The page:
The El Paso Daily Times. (El Paso, Tex.), Vol. 3, No. 116, Ed. 1 Wednesday, July 23, 1884 Page: 3 of 4
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The Original "SUNSET" >nd "STR AND CSESCtNT" ROUTE.
THE TRUE SOUTHERN PACIFIC.
AND POPULAR SHORT LINE EAST
VIA SAN ANTONIO AND MEW ORLEANS.
PULLMAN PALACE SLEEPERS
EL PASO TO NEW ORLEANS
ONLY ONE CHANGE OF CARS TO
St. Louis, Chicago, Louisville, Cincinnati,
Baltimore or Washington.
Trains leave El Paso for Houston, San Antonio, New Orleans and
All Points East at 8:40 a. B. Time, 7:40 a. ni. City
Time, Making Close Connection with Mexican Central B'y.
gl^For information regarding Rates, Time, Etc , call on or address
the Agents of the 0. H. & S. A. Railway System.
B. of L, F.
NEW YEAR I/iDti*. No, 138, B. of L. F.,
meets at their hull, near Grand Central Hotel.
<>n the sec >ud, third and fonrth Sunday* ot
eaeh month. 1). B. MORRISE Y,8eCjr.
El l'ato Lorffft No. *»*
I. O. O. F,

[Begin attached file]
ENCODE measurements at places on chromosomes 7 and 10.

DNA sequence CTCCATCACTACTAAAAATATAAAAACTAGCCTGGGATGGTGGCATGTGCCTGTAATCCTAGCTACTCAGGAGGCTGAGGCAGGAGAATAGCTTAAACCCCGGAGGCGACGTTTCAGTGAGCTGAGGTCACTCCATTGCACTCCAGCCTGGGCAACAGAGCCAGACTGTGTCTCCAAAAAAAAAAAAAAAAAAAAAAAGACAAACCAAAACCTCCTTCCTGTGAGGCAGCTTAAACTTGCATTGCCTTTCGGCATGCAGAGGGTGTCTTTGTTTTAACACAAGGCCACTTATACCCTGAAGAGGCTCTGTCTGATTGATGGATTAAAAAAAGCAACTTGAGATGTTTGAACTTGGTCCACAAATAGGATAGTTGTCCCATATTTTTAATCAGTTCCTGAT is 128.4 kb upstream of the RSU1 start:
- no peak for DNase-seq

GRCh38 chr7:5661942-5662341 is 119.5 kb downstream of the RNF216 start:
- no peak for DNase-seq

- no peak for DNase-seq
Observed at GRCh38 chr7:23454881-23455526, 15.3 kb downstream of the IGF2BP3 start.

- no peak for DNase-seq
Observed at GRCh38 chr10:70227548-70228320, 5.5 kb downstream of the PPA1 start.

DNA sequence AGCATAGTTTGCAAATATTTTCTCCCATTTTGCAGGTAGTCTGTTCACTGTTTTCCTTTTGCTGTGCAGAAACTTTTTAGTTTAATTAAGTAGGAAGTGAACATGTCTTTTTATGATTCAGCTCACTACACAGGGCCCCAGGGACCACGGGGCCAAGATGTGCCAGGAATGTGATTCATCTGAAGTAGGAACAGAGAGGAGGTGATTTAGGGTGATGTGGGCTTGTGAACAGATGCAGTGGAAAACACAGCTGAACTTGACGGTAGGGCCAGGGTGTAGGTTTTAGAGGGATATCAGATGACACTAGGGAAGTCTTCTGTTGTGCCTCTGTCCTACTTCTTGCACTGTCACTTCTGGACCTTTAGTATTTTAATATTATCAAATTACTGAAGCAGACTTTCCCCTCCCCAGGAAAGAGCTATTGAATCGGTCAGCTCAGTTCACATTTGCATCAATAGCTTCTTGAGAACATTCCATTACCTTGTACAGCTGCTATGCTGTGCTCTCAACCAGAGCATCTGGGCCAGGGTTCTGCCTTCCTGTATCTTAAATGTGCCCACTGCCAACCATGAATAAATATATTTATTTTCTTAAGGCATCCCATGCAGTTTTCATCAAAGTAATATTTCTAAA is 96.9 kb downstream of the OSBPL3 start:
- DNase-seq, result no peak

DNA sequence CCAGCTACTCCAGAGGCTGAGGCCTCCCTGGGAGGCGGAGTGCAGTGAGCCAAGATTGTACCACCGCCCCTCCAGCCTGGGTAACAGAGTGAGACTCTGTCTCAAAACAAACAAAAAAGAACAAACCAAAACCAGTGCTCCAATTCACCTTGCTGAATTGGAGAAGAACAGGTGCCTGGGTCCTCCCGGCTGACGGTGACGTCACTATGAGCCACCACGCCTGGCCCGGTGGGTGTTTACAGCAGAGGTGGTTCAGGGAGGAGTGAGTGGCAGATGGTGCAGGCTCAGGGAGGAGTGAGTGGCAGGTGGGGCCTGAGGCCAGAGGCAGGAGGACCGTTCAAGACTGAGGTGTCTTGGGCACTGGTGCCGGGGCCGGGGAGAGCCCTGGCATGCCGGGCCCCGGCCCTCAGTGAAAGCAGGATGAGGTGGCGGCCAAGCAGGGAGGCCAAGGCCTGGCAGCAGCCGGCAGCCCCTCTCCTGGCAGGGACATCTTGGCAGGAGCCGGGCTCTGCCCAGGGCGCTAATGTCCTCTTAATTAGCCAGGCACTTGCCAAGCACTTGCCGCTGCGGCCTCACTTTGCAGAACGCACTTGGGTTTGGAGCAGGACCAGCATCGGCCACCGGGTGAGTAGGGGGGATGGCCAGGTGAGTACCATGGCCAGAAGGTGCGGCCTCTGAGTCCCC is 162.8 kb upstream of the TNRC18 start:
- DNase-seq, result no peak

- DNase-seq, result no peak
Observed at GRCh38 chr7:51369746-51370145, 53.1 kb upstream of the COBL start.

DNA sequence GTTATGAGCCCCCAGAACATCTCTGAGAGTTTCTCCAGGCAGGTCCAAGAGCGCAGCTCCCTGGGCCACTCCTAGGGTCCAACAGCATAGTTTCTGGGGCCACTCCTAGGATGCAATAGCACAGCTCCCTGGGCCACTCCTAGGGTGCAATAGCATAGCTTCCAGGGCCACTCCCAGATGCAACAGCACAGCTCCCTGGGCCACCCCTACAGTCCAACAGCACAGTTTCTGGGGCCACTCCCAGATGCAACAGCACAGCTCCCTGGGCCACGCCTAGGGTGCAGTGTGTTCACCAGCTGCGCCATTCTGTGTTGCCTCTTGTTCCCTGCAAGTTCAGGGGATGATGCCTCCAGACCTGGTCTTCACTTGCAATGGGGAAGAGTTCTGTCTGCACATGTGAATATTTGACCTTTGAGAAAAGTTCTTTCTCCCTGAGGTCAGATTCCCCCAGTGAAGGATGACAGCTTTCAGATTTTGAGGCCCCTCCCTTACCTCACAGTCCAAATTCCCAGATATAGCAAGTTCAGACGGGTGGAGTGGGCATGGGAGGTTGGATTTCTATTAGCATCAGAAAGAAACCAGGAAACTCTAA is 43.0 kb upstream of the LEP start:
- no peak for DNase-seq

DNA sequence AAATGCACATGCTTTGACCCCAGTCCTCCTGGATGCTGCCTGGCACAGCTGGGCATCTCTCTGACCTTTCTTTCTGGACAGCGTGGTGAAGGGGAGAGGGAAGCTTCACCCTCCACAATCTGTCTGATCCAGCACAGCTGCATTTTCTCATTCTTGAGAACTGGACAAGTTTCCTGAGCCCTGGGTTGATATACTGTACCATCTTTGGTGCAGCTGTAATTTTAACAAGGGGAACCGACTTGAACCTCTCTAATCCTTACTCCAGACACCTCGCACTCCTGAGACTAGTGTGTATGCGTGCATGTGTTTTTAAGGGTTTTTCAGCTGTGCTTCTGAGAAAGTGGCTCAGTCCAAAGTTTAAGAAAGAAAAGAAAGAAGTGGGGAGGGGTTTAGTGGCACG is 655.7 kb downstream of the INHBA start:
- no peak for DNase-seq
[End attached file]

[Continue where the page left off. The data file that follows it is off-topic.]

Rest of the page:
Xn P. 0. Rnilding, 8an An-
tonio street. Reftulni
meeting every Friday
Evening at 7 p. m.
Tlaitlag Brothers Cordially Invited
F. E. Hl'KTEU, 0. 8. BROWKB.
Rec.Sec. X. CJ.
A « Jt fm m C1a A..
Rocu'ar meetinsa First and Third
Evenings at 7:80 p. m.
fi^VUiUngr Brethren cordially invited.
F. P. Clark, Pec: W. H. Mitchkll, V M.
TIeket Agent, El Paso Texas.
C. E. MINER,
Western iWr Agent, El Paso, Texas
"' T. W. PIERCE, Jr., G. P. A, Houston, Tex
The Santa Fe Route.
Pullman Palace Sleeping Cars
Elegant Accommodations for all Classes of
Kansas City, St. Louis, Chicago New York,
Boston, Philadelphia, Washingto
and All points
NORTH AND EAST
F. C. GAY, Genl Agt El Paso, Texas
W. F. WHITE, J. W. McCOACH,
<Jenl Pass & Ticket Agt opek&K&s Station agt El Paso.
The Concluding Paragraphs of a
Remarkably Strong Paper.
We have already given the main
portion of Mr. Blaine's letter by
telegraph. The conclusion of the
document, not included in our re-
port Tuesday, evening, is as fol-
TOWARD THE SOUTH.
I recognize, not without regret,
the necessity for speaking of two
sections of our country. But the re-
gret diminishes when I 6ee that the
elements which separate them are
fast disappearing. Prejudices have
yielded and are yielding, while a
growing cordiality warms the south-